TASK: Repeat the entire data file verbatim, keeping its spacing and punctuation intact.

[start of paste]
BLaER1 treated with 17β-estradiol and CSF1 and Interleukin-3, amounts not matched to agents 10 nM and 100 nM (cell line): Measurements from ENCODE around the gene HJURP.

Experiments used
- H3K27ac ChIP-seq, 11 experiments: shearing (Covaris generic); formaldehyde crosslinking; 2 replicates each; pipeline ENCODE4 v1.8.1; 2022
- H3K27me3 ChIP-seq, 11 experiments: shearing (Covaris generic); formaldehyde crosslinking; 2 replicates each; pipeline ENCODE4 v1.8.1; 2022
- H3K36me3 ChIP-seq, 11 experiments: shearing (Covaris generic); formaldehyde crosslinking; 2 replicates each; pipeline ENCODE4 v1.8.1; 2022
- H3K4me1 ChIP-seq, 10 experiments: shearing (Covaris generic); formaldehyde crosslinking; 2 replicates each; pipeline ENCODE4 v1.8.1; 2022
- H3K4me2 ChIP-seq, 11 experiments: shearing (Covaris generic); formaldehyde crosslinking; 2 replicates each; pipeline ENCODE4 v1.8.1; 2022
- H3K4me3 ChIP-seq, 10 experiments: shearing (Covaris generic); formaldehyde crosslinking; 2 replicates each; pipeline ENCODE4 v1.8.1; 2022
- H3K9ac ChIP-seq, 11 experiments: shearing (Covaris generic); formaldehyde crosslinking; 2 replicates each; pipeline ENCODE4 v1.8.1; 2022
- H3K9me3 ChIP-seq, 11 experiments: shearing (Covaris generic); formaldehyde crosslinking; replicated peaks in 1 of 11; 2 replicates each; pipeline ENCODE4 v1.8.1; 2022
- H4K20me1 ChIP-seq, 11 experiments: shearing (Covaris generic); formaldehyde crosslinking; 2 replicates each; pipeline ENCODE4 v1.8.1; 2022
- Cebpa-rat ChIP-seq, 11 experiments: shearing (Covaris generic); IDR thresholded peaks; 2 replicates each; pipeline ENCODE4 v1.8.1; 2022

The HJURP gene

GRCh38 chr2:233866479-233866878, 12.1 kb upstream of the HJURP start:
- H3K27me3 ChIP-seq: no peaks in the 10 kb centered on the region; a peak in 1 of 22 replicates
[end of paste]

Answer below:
BLaER1 treated with 17β-estradiol and CSF1 and Interleukin-3, amounts not matched to agents 10 nM and 100 nM (cell line): Measurements from ENCODE around the gene HJURP.

Experiments used
- H3K27ac ChIP-seq, 11 experiments: shearing (Covaris generic); formaldehyde crosslinking; 2 replicates each; pipeline ENCODE4 v1.8.1; 2022
- H3K27me3 ChIP-seq, 11 experiments: shearing (Covaris generic); formaldehyde crosslinking; 2 replicates each; pipeline ENCODE4 v1.8.1; 2022
- H3K36me3 ChIP-seq, 11 experiments: shearing (Covaris generic); formaldehyde crosslinking; 2 replicates each; pipeline ENCODE4 v1.8.1; 2022
- H3K4me1 ChIP-seq, 10 experiments: shearing (Covaris generic); formaldehyde crosslinking; 2 replicates each; pipeline ENCODE4 v1.8.1; 2022
- H3K4me2 ChIP-seq, 11 experiments: shearing (Covaris generic); formaldehyde crosslinking; 2 replicates each; pipeline ENCODE4 v1.8.1; 2022
- H3K4me3 ChIP-seq, 10 experiments: shearing (Covaris generic); formaldehyde crosslinking; 2 replicates each; pipeline ENCODE4 v1.8.1; 2022
- H3K9ac ChIP-seq, 11 experiments: shearing (Covaris generic); formaldehyde crosslinking; 2 replicates each; pipeline ENCODE4 v1.8.1; 2022
- H3K9me3 ChIP-seq, 11 experiments: shearing (Covaris generic); formaldehyde crosslinking; replicated peaks in 1 of 11; 2 replicates each; pipeline ENCODE4 v1.8.1; 2022
- H4K20me1 ChIP-seq, 11 experiments: shearing (Covaris generic); formaldehyde crosslinking; 2 replicates each; pipeline ENCODE4 v1.8.1; 2022
- Cebpa-rat ChIP-seq, 11 experiments: shearing (Covaris generic); IDR thresholded peaks; 2 replicates each; pipeline ENCODE4 v1.8.1; 2022

The HJURP gene

GRCh38 chr2:233866479-233866878, 12.1 kb upstream of the HJURP start:
- H3K27me3 ChIP-seq: no peaks in the 10 kb centered on the region; a peak in 1 of 22 replicates